Any firm, flat, and dry surface is appropriate for laying a floating floor. Take a walk throughout the room checking for any squeaks or instability; usually all that is required is to snug the odd section of sub-flooring back down using 2″ deck screws. It’s essential to remove any debris or imperfections from the underlying surface. Quite often the new floor is intended to modernize an area that was previously carpeted and more often than not I find myself on the floor for a couple of hours pulling staples that were used to secure the carpet underlay. If you will be installing over concrete, ensure that the slab is dry and that there is no risk of moisture accumulating underneath the flooring.
Underlay specific to floating floors is placed underneath the flooring in all installations and can be purchased in a variety of densities to minimize sound transmission. The difference can be quite profound, so consider spending more if you will be installing above another living space.
The flooring should be left inside the house to acclimatize for at least a couple of weeks in order to minimize shrinkage. Check your manufacturer’s recommendations.
The first challenge is to determine which direction to lay the flooring. Unlike with solid wood, you do not need to consider which way the joists run. All else being equal, the general rule is to run the flooring parallel to the most dominant natural light source in the room. This minimizes the shadow lines that are created when the light hits the flooring at right angles. In some instances, you may want to ignore this rule and consider other variables such as the orientation of flooring in adjoining spaces and the shape of the space you are flooring. For example, my personal preference is to run flooring at right angles to the doorway to enhance the perception of depth upon entering the room.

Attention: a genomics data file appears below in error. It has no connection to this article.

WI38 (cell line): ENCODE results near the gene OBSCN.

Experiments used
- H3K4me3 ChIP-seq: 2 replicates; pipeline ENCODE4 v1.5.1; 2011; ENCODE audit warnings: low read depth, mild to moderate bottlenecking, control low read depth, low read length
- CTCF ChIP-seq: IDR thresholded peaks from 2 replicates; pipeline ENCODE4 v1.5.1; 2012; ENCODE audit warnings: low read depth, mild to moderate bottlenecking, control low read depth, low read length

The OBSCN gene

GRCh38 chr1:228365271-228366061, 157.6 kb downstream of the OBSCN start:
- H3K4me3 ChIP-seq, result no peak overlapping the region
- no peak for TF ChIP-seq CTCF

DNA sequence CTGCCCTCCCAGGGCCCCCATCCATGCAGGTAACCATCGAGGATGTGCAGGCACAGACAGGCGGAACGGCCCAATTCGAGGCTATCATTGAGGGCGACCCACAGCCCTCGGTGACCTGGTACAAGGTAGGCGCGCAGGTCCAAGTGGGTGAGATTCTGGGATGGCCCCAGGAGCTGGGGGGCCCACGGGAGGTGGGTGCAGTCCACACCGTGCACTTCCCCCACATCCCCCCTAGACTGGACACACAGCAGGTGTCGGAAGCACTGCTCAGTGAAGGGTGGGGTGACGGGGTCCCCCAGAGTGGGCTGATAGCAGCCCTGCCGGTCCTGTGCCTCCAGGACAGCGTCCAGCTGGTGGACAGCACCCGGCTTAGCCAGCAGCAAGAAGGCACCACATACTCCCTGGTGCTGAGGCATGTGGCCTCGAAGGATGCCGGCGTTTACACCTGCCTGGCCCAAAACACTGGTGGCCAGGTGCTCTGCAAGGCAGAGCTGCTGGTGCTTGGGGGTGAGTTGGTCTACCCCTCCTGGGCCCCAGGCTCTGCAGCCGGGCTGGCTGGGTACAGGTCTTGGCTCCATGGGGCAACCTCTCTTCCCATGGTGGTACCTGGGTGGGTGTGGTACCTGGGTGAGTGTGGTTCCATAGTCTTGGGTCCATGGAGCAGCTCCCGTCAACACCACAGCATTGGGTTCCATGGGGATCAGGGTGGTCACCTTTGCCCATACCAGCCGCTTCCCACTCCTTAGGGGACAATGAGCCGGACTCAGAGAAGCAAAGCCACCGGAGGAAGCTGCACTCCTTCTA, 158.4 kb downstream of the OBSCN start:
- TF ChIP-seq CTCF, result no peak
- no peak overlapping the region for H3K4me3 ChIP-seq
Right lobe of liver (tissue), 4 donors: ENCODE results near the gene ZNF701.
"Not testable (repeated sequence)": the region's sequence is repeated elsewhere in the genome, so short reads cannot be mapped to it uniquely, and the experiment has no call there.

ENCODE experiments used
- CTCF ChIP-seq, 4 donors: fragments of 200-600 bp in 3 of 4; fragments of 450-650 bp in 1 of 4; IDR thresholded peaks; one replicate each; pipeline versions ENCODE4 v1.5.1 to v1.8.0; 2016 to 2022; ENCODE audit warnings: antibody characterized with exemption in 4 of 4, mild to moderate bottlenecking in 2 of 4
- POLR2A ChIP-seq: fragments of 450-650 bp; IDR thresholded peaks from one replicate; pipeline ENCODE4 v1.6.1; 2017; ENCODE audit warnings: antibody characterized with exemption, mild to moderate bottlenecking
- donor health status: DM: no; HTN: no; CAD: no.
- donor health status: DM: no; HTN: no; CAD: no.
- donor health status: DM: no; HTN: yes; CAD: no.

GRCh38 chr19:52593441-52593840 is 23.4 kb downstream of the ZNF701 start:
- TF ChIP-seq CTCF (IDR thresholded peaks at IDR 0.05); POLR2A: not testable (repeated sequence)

When deciding which side of the room to start your first course, give special consideration to where any existing door jambs are located. Jambs and casing have to be undercut with a flush cut saw so that the flooring can be slipped underneath and this is much easier to do if the piece to be slipped under is the first piece in the row. In order to get an exact cut line on the jamb, use a piece of flooring with a scrap of underlay underneath it as a cutting guide.
One more critical step before laying the flooring is to ensure that you are not left with a thin strip when you have worked your way to the far side of the room. This looks unprofessional and accentuates any taper cuts needed to compensate for walls that are not completely squared. Measure from wall to wall in three places and take the average to set your overall room width, then compare this to the width of your flooring. If you are left with a space that gives you a final row under half the width of the flooring, you will need to rip the pieces that make up your starter row to compensate. Take equal amounts off the first and last rows to even things out.
I recommend resisting the temptation to run the flooring in one continuous field throughout the house. By separating the rooms with a transition strip, you will minimize the potential for any gaping that could occur, as well as simplifying any future repairs you may have to do. Also, you are almost certain to have difficulty getting a balanced layout in all rooms.
Laying the Floor